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Stop Buying Christmas Gifts For People Who Say They Want “Nothing”

Every year since I was a teenager, my mother asks me what I want for Christmas. It wasn’t until my mid-thirties that I had the courage to answer honestly.

“I don’t want anything,” I replied when she asked me, often before Halloween, because nothing is what I wanted.

She’ll nod, I’ll nod, and a few weeks after that conversation, my Garfield cross-stitch stocking will be stuffed with a gift certificate for groceries, lip balm, and chocolate.

Minimalism is only half the reason I want nothing. The other half is because “nothing” requires me to rummage through a stocking or unwrap a gift that reminds me of how little people in my life know me.

The gift certificate is appreciated because a boy has to eat, but on the sly I slip the lip balm to my brother Kevin — it almost always contains beeswax and I’ve been vegan for about 18 years.

And while plant-based chocolate is thoughtful for a reason, I have type 1 diabetes, so it’s also kind of the worst gift anyone could give me.

My mother is not alone. For years I’ve told my family, friends, coworkers, and women I’ve dated that what I want is “nothing,” but apparently a lot of people can’t afford it. “nothing” as a gift, which to me makes giving more about the giver and less about the receiver.

This dilemma is why I can’t remember a time when I didn’t receive anything, so I tried to reverse the words, hoping the new order will make literal and philosophical sense.

“Nothing is what I want.”

But nothing is ever what I get.

I don’t blame anyone for not understanding my wishes, because the concept of “nothing” is not easy to understand. Brian Gregor, chair of philosophy at California State University, Dominguez Hills, told me that philosophers have long argued over the meaning of “nothing.” Some, like the German philosopher Rudolf Carnap, suggest that the issue stems from confusion about language because we use “nothing” as a noun and then mistakenly imagine it to refer to something. “But even if nothing is not a thing,” says Gregor, “the nothingness will show itself when you look under your tree on Christmas morning and find nothing there.” And that feeling may be too much for the potential donor to bear.

Every time I tried to explain to my mother that I didn’t want anything, I used simple terms so that she understood my logic. After all, my reasoning doesn’t seem to compel us to engage in, say, the Socratic method. I explain how I am a minimalist who only wants what I need. The things I want—a working pancreas, a literary agent, cancer-free Kevin, a 1960s Cadillac—are things she can’t buy through QVC.

Minimalism is only half the reason I want nothing. The other half is because “nothing” requires me to rummage through a stocking or unwrap a gift that reminds me of how little people in my life know me.

“Nothing” does not disappoint.

Lest anyone think I’m a better gift giver than a gift receiver, I’m not. My dad is a basketball fan whose favorite player is former Los Angeles Lakers guard Jerry West. One year I bought her some socks with an action shot of #44 on them. I’ve never seen him wear them. My mother? Forget. Sure, she drinks tea, but she has enough to run a bed and breakfast in Manchester. And then there’s the question of what kind of tea does she like? Is she drinking caffeine this year?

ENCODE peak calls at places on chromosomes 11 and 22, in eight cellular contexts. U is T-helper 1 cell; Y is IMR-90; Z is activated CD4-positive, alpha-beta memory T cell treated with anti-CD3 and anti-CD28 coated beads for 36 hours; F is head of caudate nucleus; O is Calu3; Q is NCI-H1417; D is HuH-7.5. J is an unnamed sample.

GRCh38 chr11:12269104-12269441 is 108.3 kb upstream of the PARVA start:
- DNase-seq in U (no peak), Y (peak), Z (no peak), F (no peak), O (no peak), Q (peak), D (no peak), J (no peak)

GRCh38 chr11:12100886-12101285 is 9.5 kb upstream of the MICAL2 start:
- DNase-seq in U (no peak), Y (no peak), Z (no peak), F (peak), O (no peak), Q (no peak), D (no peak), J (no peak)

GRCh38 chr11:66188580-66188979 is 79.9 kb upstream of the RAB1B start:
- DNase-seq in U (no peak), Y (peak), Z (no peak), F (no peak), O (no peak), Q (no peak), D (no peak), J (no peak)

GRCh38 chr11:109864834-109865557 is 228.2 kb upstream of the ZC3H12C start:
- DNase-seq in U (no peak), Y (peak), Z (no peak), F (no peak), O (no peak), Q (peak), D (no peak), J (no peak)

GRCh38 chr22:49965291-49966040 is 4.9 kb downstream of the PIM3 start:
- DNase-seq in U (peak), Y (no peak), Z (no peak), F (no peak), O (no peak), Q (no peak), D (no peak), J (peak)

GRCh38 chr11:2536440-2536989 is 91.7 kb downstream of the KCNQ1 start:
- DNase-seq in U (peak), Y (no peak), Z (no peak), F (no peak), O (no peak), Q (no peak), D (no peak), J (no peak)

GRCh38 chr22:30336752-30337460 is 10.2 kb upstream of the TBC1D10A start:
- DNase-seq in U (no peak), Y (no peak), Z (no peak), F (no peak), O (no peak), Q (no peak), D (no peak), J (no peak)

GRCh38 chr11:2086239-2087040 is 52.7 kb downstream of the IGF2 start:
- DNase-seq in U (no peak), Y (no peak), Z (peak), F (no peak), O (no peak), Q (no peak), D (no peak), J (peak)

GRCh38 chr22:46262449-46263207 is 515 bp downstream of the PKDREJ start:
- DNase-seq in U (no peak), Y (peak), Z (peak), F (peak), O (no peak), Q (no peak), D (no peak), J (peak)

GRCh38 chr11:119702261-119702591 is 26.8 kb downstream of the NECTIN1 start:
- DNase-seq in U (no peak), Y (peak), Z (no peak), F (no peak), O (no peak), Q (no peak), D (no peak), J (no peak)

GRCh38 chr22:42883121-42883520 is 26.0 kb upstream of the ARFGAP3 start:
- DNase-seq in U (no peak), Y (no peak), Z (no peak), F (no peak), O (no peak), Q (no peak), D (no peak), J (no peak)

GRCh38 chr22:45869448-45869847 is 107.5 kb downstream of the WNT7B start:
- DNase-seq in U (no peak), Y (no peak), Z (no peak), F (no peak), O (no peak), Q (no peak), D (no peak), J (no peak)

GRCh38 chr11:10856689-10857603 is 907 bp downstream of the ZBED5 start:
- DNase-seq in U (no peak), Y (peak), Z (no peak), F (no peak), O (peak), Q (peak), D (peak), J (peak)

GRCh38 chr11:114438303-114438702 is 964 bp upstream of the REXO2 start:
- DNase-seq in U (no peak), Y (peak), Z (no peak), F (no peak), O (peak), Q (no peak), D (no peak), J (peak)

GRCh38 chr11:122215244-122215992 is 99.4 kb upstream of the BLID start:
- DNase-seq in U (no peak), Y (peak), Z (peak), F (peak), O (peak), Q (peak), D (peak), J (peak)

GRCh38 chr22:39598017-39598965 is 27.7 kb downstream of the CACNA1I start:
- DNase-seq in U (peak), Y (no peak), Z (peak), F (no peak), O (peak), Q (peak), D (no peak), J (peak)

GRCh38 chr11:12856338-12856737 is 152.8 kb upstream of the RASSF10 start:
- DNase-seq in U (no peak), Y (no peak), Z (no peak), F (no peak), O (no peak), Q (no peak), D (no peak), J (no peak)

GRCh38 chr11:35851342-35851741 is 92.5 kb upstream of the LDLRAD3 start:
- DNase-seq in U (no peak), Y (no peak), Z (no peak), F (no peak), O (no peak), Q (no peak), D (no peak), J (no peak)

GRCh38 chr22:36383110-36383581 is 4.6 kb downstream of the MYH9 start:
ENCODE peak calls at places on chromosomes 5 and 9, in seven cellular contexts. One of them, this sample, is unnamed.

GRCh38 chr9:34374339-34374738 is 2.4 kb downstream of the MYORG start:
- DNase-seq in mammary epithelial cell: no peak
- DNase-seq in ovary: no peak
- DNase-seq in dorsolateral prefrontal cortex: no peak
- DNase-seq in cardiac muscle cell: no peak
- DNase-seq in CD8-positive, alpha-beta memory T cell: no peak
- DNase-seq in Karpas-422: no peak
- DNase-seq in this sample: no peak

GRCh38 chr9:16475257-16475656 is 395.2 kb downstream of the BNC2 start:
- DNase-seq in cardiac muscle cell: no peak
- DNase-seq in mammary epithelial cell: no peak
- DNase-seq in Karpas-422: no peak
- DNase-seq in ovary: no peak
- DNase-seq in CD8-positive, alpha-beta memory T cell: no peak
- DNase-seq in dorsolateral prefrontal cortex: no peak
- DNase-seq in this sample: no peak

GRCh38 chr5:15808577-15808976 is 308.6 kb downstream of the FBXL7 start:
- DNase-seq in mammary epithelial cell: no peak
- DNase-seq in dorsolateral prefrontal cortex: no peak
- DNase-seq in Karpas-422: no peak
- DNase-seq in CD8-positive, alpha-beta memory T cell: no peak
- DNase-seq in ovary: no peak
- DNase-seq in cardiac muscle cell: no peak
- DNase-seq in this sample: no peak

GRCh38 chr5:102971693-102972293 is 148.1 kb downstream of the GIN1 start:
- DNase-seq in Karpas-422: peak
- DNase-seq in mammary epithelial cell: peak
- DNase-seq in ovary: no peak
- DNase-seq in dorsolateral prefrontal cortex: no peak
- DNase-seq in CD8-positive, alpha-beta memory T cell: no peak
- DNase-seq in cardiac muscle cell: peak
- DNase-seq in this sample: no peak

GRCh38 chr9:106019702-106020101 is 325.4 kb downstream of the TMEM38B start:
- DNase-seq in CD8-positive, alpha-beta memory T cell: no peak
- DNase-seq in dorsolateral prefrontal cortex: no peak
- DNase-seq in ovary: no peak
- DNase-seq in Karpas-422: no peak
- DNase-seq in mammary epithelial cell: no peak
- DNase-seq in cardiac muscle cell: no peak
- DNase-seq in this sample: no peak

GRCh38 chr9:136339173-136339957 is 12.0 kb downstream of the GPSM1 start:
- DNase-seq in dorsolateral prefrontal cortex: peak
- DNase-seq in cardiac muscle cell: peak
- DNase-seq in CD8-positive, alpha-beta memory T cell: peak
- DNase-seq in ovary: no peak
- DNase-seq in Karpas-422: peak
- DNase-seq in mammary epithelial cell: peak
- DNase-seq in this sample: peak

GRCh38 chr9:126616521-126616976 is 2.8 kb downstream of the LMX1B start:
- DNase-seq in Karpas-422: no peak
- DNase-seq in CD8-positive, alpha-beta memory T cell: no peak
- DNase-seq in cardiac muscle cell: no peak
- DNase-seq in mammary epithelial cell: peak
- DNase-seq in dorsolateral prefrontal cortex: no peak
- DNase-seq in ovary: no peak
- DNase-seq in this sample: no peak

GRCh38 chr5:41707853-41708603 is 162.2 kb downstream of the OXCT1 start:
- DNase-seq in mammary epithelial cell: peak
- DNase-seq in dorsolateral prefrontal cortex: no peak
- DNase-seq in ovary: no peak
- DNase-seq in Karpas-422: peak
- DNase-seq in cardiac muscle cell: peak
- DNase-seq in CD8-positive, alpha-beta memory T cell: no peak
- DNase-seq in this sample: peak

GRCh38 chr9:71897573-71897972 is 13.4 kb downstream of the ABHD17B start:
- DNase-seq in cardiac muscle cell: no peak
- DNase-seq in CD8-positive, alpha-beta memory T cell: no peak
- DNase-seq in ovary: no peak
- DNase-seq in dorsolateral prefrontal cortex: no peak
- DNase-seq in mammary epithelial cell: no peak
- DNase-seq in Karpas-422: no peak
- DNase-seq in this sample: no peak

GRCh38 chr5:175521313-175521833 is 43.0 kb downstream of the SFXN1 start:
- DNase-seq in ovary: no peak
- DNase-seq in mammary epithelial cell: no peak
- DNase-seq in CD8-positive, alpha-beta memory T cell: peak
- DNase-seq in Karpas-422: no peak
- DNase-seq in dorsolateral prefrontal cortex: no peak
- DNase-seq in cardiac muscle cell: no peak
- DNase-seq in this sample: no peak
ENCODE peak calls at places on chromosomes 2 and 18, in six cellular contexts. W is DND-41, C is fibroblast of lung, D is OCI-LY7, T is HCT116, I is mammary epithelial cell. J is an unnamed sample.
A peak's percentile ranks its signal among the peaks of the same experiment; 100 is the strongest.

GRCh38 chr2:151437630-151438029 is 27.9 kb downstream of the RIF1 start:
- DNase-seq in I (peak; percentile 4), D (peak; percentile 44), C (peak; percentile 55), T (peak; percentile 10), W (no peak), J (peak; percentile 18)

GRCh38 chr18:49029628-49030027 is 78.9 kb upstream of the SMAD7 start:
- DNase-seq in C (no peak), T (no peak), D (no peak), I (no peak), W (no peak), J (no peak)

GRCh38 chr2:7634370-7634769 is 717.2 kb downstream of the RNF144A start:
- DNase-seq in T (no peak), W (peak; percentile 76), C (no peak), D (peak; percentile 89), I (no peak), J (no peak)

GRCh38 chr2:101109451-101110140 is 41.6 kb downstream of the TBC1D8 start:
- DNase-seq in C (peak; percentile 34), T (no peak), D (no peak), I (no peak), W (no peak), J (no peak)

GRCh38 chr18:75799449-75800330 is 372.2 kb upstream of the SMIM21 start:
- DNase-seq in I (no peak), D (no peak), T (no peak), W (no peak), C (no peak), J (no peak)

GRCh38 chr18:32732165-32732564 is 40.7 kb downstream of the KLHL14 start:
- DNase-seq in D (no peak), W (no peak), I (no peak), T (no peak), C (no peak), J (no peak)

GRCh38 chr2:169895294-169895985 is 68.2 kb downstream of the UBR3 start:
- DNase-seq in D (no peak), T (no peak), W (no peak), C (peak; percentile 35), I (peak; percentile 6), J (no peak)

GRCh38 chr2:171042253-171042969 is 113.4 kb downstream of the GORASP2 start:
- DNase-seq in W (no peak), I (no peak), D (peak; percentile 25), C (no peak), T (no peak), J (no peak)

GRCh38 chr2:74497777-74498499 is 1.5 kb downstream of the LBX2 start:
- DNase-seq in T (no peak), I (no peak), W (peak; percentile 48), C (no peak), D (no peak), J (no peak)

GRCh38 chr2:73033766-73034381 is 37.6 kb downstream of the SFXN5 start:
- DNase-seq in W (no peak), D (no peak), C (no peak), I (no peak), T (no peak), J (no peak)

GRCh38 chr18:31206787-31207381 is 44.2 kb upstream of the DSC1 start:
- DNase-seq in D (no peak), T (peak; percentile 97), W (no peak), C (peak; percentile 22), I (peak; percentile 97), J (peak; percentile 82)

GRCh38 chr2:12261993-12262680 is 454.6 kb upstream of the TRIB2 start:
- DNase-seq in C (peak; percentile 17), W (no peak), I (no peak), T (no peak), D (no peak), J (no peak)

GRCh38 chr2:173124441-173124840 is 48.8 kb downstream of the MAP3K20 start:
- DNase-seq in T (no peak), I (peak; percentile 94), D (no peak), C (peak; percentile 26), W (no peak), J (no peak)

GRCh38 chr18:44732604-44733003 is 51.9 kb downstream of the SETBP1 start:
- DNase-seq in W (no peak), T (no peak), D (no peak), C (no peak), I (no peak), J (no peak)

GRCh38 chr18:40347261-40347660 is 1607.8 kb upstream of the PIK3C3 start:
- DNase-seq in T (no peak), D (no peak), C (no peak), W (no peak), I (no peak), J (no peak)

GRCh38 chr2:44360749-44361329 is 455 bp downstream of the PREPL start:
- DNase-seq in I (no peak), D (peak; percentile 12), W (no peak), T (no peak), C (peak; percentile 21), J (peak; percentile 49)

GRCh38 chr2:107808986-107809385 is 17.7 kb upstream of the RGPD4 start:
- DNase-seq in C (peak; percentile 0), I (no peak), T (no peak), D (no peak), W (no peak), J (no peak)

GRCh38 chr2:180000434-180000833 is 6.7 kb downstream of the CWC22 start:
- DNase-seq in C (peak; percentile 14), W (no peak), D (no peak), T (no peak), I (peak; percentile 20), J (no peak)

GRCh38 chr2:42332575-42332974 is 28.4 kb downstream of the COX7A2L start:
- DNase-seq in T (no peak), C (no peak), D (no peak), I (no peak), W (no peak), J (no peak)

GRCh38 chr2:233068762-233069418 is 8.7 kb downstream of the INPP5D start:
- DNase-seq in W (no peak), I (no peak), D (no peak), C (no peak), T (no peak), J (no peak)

Oh, how little I know of these people.

Or maybe not. Maybe the pressure to buy Christmas presents for anyone is a prank, a ploy created by capitalism to get us to spend, spend, spend on things we don’t want or don’t we don’t need. Maybe I know my parents well and recognize that there is nothing I can give them that can significantly improve their lives. Negatively? Sure. I often reminded my father on his birthday that I had given him the best thing a son could have for a father: another year that I didn’t go to jail. Currently I am on year 43. He seems to enjoy that.

My parents have everything they need and thanks to Kevin and his wife they have everything they want in the form of a 3 year old grandchild.

They don’t have to drive around the mall parking lot just to enter crowded stores and buy me something meant to be stuffed into an already cramped underwear drawer. I don’t need to do the same to buy socks my dad won’t wear and tea my mom might not drink. And it’s not like they’re asking for anything. They accept all the bad gifts (based on how little they use them) that I buy from them.

But I’m sick of participating in a capitalist sham, and I’m sick of giving Christmas presents that my family and friends don’t want. When I randomly see something that reminds me of a relative or friend, I buy this item because the surprise of a gift on July 12, for example, shows care, attention and thoughtfulness, this which I’m sure is the concept behind a giveaway.

To avoid the disappointment that comes with Christmas presents, I prefer to give and receive an experience, a conversation, something, anything, that cannot be thrown away. For example, in September, my 88-year-old grandmother Dolla was at my niece’s birthday party. Dolla has trouble standing and walking, so I helped her move from the outdoor dining table to my aunt’s vehicle. I opened the car door, helped her into the passenger seat and gave her a kiss on the cheek. Dolla and I don’t have much vacation anymore, so these are the kind of moments I want from her – a hug, a kiss, a smile, a “thank you”.

This is my idea of ​​a gift. This is what I want for Christmas.

nbcnews Gt

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